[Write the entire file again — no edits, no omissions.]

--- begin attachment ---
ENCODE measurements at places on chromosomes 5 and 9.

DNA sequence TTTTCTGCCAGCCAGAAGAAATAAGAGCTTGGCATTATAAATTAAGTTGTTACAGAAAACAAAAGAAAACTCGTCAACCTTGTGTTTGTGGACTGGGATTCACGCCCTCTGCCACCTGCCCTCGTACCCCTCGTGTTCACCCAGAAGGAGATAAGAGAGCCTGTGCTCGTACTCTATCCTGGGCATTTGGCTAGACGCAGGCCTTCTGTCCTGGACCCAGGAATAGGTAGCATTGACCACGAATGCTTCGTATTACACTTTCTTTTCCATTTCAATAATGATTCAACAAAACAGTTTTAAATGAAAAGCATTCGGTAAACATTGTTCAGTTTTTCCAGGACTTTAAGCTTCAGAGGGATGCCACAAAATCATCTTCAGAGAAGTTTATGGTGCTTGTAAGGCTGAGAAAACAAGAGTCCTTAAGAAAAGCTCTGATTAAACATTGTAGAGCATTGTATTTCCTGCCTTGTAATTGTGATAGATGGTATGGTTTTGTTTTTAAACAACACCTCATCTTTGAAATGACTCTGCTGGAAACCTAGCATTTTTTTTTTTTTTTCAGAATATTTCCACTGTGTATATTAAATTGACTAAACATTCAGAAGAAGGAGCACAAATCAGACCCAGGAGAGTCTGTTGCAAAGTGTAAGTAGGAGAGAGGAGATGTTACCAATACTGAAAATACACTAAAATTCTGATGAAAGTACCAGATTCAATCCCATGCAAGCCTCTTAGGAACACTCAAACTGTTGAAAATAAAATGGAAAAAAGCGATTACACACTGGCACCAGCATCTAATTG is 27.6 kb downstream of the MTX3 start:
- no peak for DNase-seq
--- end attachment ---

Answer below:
ENCODE measurements at places on chromosomes 5 and 9.

DNA sequence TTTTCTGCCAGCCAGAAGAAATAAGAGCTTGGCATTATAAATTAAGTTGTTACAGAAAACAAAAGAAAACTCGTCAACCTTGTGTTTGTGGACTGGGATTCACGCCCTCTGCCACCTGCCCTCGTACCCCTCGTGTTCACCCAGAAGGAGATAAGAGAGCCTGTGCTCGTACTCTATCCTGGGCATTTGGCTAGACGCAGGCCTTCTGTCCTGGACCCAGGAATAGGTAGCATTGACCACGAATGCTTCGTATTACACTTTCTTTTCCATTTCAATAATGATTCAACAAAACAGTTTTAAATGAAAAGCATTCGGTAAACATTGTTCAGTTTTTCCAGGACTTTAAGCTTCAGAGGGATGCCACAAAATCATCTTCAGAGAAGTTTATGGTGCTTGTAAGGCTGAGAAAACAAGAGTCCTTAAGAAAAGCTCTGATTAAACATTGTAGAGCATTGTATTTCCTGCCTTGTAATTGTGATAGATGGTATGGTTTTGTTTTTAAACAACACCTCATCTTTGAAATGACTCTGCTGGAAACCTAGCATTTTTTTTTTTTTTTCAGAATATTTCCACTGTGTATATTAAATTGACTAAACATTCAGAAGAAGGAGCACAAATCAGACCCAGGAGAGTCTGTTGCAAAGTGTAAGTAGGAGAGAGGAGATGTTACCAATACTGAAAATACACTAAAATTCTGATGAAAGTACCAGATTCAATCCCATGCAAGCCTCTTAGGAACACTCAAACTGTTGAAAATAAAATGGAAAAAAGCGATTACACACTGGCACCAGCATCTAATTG is 27.6 kb downstream of the MTX3 start:
- no peak for DNase-seq